Deposed Sudanese President Omar Al-Bashir was moved from his residence to Kobar prison in the capital Khartoum, two family sources said today, and a prison source said he was being held under tight security in solitary confinement, Reuters reported.
Sudan’s military ousted Al-Bashir after weeks of mass protests that climaxed in a sit-in outside the Defence Ministry compound. Protests are continuing and their leaders say the unrest will not cease until the ruling Transitional Military Council (TMC) hands power to a civilian-led authority ahead of elections.
The Sudanese Professionals’ Association (SPA), leading the revolt, has called for sweeping change to end violent crackdowns on dissent, purge corruption and cronyism and ease an economic crisis that worsened during Bashir’s last years in power.
In initial steps to tackle corruption, the TMC ordered the central bank to review financial transfers since 1 April and to seize “suspect” funds, state news agency SUNA said today.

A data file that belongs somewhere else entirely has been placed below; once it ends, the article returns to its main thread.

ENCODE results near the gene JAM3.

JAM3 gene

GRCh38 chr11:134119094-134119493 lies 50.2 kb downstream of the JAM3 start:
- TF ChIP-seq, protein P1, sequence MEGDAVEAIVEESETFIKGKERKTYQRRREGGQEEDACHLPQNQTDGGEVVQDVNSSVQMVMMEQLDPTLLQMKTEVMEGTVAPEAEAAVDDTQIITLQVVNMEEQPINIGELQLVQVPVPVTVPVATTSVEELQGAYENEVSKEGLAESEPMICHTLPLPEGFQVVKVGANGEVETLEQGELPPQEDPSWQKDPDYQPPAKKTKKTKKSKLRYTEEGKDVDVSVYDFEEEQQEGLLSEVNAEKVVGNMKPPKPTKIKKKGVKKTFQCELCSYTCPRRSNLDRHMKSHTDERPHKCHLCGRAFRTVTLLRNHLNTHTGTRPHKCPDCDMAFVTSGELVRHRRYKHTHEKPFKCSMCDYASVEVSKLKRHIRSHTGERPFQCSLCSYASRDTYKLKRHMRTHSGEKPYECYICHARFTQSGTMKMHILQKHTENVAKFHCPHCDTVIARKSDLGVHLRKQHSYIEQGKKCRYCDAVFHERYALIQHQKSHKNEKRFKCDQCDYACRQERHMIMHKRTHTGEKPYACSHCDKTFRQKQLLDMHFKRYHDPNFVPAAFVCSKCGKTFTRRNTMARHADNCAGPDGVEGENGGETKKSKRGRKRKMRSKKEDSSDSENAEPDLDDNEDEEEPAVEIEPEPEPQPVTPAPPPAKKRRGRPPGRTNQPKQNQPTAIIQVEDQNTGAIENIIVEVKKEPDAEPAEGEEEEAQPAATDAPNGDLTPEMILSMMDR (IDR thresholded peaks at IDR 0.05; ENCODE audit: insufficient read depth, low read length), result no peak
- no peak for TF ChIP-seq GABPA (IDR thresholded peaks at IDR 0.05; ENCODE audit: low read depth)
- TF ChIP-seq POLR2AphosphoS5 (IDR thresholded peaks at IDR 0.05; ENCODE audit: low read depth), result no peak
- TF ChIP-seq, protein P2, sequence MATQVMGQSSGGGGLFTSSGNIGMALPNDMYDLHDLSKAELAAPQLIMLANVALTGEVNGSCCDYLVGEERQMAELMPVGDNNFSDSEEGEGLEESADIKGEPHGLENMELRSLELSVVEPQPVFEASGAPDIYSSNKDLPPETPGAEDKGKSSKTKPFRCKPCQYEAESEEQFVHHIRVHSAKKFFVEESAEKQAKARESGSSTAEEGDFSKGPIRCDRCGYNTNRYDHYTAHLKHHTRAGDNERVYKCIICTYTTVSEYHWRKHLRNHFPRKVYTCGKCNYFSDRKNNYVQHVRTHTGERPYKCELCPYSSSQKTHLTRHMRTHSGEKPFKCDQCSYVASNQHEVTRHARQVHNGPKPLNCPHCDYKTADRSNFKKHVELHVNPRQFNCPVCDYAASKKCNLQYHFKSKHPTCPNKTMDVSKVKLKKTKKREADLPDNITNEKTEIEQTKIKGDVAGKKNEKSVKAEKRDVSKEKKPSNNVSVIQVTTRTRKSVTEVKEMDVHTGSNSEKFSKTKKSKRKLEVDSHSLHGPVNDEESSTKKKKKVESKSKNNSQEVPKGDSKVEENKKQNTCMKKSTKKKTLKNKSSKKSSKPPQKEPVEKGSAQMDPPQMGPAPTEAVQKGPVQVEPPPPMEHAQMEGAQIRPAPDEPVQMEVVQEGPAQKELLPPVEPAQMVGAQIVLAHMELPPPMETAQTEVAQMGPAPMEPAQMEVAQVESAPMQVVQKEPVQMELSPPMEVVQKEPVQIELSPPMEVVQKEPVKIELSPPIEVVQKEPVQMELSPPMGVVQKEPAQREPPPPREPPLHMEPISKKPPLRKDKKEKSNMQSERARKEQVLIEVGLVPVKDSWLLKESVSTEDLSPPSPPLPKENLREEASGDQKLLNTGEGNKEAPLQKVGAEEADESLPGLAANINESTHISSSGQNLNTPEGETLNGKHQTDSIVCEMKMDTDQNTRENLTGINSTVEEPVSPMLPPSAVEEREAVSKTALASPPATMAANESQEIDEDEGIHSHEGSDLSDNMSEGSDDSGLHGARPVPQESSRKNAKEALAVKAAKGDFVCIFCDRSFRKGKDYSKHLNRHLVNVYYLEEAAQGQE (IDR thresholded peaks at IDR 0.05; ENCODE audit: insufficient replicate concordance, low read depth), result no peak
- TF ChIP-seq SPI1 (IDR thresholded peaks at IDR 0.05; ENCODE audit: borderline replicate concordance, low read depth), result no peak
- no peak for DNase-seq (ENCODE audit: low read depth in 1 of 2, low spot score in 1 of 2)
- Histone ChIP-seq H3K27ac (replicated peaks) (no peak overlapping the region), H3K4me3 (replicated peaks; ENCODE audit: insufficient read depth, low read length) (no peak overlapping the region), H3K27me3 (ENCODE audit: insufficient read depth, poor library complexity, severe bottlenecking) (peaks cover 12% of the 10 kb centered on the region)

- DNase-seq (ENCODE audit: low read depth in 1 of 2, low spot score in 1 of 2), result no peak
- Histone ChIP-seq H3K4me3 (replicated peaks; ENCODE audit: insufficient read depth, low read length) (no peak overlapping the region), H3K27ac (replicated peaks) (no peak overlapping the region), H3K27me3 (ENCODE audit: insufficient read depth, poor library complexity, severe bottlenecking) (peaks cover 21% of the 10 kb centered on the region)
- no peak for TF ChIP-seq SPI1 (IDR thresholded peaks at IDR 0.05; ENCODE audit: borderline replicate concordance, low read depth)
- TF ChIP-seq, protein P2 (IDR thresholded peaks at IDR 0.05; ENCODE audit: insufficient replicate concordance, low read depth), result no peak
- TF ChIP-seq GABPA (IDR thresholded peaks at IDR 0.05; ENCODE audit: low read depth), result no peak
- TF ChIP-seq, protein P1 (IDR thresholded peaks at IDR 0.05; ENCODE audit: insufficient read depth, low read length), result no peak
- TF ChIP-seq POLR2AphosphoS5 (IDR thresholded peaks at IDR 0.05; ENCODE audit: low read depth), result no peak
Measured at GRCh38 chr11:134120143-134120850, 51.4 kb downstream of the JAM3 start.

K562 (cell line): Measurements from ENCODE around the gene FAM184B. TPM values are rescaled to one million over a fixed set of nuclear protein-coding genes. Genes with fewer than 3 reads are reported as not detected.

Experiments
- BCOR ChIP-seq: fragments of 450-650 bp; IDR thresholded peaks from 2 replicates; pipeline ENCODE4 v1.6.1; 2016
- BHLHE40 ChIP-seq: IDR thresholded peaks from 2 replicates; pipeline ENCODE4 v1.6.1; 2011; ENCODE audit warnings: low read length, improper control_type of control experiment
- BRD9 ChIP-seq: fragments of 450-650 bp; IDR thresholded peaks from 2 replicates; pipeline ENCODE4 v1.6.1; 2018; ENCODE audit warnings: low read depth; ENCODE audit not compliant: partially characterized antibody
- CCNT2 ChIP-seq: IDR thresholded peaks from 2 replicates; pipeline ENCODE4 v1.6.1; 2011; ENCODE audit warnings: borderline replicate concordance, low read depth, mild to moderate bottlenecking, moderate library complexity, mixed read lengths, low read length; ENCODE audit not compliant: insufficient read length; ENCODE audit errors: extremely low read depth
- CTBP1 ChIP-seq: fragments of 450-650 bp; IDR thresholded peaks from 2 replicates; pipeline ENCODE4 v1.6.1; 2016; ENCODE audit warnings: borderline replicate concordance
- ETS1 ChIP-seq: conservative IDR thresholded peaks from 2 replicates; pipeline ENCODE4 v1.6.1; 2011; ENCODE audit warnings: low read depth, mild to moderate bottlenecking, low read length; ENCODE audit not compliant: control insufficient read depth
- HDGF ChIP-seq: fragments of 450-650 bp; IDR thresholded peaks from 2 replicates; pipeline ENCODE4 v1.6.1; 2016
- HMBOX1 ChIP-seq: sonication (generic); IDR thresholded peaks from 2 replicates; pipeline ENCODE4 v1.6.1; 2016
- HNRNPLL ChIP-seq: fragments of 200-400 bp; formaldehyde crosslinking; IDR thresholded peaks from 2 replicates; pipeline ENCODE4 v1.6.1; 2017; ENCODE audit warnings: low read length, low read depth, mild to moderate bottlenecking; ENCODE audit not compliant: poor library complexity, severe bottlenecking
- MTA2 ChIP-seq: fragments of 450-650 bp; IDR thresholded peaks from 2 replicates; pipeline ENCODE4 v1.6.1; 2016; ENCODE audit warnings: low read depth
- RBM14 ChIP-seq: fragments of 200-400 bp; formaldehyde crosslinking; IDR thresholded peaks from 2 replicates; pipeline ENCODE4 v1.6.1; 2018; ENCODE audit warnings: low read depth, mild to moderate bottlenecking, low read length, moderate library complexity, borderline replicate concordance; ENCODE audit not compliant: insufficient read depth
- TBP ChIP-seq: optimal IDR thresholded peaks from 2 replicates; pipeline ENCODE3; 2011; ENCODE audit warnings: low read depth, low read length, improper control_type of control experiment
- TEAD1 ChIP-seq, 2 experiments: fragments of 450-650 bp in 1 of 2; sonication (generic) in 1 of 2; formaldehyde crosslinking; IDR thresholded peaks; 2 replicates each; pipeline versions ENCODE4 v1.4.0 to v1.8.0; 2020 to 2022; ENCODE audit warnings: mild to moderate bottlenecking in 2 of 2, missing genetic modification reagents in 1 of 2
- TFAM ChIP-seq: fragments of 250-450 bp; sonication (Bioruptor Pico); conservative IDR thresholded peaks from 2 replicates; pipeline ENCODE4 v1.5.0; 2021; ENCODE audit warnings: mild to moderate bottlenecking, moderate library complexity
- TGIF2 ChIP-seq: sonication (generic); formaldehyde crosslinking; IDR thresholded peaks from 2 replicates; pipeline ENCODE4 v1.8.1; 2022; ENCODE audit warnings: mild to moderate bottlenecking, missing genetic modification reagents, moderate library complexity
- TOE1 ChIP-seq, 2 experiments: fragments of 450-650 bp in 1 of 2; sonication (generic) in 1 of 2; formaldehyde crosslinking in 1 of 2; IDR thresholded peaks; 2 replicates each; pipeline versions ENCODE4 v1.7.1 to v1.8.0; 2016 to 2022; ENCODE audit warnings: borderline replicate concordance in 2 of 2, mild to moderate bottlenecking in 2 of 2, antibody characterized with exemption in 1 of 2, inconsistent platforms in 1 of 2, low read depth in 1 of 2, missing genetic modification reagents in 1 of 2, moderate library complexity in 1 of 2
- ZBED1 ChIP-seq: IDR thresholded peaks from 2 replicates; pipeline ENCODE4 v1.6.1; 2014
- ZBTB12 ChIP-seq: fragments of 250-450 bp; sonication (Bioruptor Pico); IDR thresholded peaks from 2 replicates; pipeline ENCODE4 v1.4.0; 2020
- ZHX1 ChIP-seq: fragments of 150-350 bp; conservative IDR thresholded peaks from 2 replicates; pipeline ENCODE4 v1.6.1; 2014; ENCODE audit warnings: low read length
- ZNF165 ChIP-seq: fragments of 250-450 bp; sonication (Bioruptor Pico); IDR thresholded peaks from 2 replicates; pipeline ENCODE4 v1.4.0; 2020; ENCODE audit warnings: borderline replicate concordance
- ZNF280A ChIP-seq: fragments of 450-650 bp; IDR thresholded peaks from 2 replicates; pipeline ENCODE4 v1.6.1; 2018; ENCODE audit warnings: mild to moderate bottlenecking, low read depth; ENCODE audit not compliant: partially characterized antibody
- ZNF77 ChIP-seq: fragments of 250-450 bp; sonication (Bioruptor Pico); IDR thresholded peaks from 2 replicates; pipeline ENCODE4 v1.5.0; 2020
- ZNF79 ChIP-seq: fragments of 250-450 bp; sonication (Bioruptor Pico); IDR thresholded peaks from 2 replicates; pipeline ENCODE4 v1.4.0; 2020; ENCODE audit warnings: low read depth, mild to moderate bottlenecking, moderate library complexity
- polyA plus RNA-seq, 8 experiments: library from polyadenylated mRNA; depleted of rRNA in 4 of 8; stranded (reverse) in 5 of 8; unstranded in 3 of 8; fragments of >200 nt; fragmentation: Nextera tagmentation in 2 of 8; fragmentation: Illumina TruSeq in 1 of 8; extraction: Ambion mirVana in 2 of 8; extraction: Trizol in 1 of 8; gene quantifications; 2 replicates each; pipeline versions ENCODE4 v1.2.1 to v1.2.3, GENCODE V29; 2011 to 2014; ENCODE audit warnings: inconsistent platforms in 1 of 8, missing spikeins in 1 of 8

SUNA said the TMC also ordered the “suspension of the transfer of ownership of any shares until further notice and for any large or suspect transfers of shares or companies to be reported” to state authorities.
Bashir, 75, had been detained under heavy guard in the presidential residence inside the compound that also houses the Defence Ministry, before being shunted to Kobar prison late yesterday, the family sources said.
Kobar, just north of central Khartoum adjacent to the Blue Nile river, housed thousands of political prisoners under Al-Bashir’s repressive rule and is Sudan’s most notorious jail.
At least some political prisoners have been freed since Al-Bashir’s overthrow, including several SPA figures.
Uganda will consider offering asylum to Al-Bashir despite his indictment by the International Criminal Court, a foreign affairs official said in Kampala yesterday.
“Uganda would not be apologetic at all for considering an application by Bashir,” Okello Oryem, Uganda’s state minister for foreign affairs, told Reuters.
Bashir faces ICC arrest warrants over accusations of genocide and crimes against humanity in Sudan’s Darfur region during an insurgency that began in 2003 and led to the death of an estimated 300,000 people. He denies the allegations.